…and for Christians who live in a society with people who don’t agree with them.
In The Problem of Religion in Inter-Religious Dialogue, Debra Dean Murphy writes:
Loving my conversation partners—seeking their good, willing their happiness, bearing with them, desiring their companionship—this is the hazardous business of building relationships, of forging connections across doctrinal divides.
I’ve seen the truth of this when attending presentations by the staff of the Institute for Christian-Jewish Studies, or watching interactions among the faculty at my school, or noting the relationships among longtime members of the North American Academy of Ecumenists. The genuine affection among persons who are not only colleagues, but friends, is apparent, and explicitly honored as a necessary component of fruitful dialogue.
And I’ve experienced the truth of it as well in less-formal dialogues of my own: the most rewarding, illuminating, and enjoyable conversations I have with non-Christians and non-Catholics are those that occur within the context of friendship. That friendship creates a space within which it’s okay to voice a difference of opinion, and okay to hear one, too. If you trust your conversation partners not to attack you, then you can spend more time and energy actually considering what they say than if you always have to be prepared to defend yourself. If you’re relaxed enough to be playful around differences of opinion, belief, and worldview, then you’re also relaxed enough to creatively explore your own positions, as well as those of your interlocutors.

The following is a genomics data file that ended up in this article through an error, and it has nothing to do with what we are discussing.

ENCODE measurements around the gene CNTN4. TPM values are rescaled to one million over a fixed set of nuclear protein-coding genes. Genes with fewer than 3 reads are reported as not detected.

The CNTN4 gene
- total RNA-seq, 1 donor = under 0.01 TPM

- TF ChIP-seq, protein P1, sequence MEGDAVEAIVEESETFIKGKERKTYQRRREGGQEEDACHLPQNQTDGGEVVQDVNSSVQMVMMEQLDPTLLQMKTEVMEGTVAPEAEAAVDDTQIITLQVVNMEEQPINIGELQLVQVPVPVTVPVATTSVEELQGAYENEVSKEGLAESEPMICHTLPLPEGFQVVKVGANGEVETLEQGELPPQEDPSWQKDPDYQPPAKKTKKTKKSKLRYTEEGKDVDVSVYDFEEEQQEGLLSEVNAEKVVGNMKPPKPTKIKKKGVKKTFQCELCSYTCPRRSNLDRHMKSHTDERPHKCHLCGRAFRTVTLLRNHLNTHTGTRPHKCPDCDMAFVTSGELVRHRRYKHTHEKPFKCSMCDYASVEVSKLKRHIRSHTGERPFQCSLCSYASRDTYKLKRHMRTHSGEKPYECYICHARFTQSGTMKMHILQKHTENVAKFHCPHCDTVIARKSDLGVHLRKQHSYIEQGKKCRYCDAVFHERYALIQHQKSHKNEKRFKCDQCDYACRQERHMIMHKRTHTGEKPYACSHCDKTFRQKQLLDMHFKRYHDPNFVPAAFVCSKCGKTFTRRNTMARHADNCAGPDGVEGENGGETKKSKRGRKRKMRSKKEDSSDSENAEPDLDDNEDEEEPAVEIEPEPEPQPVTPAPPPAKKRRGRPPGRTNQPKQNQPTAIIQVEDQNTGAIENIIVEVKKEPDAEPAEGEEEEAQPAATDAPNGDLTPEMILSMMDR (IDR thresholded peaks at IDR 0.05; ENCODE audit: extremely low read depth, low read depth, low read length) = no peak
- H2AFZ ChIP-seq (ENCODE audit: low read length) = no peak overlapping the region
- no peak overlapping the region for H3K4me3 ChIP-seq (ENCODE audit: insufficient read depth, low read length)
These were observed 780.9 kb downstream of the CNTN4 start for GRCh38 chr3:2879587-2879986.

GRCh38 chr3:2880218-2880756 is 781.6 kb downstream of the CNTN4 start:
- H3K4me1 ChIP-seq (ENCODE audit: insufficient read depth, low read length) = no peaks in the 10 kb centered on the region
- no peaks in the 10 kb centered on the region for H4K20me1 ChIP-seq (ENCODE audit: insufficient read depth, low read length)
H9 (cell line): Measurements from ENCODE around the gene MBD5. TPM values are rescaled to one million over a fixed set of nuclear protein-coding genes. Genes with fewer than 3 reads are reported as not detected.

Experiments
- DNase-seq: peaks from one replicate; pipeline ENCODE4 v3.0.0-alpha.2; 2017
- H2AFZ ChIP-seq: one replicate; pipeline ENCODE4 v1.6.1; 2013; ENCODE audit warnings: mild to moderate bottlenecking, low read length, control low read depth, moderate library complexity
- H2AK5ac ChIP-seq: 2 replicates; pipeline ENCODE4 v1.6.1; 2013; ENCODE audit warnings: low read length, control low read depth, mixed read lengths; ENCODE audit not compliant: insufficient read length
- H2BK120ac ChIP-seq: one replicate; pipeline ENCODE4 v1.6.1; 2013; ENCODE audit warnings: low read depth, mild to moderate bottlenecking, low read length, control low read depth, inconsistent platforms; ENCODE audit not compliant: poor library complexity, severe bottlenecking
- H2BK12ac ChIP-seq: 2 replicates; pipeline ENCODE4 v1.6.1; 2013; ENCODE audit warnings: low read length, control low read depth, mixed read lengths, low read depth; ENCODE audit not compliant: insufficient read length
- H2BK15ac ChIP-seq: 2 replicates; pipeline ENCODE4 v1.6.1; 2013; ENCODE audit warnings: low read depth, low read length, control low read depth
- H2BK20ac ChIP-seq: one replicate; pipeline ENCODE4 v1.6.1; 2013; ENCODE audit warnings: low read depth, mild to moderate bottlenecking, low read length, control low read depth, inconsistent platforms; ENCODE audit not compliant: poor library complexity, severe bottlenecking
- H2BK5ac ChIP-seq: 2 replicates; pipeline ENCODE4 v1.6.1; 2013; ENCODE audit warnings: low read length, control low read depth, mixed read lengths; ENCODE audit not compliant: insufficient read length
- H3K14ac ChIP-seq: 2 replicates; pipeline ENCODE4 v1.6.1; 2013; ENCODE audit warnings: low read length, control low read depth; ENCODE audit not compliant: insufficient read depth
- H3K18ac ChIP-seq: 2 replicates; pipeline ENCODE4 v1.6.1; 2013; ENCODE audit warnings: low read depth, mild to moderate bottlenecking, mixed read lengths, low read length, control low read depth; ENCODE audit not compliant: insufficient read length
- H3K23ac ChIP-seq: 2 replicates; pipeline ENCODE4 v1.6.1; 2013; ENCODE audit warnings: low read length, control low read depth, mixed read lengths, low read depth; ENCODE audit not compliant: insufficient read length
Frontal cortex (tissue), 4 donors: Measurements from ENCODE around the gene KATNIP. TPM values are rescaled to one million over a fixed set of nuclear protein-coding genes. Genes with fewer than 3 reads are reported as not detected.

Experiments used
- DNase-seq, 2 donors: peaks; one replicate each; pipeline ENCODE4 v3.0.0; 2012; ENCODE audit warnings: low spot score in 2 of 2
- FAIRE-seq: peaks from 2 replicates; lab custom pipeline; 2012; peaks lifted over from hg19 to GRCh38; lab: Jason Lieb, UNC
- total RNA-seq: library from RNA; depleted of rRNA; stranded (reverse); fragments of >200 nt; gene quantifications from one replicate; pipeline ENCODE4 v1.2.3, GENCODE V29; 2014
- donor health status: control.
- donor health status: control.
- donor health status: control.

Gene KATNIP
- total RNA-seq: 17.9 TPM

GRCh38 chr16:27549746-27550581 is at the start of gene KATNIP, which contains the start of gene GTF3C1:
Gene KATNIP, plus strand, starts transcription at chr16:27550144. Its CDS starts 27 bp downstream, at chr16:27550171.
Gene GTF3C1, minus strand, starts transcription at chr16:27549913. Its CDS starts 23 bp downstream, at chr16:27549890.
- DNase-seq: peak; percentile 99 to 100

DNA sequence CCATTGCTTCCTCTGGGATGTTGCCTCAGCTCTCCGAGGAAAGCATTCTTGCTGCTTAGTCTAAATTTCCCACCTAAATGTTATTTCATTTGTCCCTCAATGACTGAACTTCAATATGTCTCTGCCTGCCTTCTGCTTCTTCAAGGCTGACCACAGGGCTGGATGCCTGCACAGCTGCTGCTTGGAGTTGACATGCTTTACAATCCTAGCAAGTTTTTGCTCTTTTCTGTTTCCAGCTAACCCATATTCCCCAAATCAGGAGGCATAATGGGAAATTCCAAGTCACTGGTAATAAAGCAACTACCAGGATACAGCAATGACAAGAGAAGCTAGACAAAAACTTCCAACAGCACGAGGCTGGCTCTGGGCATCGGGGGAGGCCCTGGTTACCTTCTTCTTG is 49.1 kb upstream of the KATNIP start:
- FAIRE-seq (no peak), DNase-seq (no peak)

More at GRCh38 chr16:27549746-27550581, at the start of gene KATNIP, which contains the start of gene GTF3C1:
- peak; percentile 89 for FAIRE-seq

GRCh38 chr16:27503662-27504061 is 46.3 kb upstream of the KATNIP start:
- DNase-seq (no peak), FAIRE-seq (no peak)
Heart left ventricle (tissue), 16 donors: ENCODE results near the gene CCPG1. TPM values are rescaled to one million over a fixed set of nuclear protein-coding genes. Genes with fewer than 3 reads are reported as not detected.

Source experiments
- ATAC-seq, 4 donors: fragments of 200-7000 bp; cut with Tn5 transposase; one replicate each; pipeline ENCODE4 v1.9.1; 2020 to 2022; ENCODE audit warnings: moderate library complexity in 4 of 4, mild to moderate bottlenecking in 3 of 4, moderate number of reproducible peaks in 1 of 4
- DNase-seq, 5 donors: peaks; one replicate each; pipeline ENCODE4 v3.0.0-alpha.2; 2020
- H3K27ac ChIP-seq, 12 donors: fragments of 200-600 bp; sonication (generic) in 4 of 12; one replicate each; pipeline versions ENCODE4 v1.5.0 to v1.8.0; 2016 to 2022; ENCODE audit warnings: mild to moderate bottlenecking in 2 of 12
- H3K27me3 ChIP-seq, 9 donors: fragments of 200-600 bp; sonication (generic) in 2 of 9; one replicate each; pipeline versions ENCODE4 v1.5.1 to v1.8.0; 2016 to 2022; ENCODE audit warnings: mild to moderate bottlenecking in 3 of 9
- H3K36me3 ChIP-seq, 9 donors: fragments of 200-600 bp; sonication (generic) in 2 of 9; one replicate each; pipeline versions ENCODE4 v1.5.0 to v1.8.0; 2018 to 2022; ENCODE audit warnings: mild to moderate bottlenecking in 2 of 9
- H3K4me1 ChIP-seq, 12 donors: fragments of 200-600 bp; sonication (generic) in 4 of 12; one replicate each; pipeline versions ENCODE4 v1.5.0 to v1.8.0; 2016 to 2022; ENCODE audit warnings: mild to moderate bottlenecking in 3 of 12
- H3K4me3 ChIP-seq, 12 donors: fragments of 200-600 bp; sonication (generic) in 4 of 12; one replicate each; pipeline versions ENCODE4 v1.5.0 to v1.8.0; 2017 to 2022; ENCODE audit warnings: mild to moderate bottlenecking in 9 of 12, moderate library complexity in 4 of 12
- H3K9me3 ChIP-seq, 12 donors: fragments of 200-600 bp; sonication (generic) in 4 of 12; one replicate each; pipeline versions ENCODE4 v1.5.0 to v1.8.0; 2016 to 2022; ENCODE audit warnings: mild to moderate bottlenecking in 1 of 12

Emmanuella wasn’t thinking about formal ecumenical dialogues with atheists and agnostics, but her “message to all Christians” makes the same point from another angle:
(H/t to Dover Beach for the video.)
I don’t know what music she has playing in that video, but the soundtrack I was hearing was 1 Corinthians 13.
Love isn’t all you need, but you do need it. If we speak with the tongues of apologists or of angels, but have not love, we are merely noisy gongs, clanging cymbals.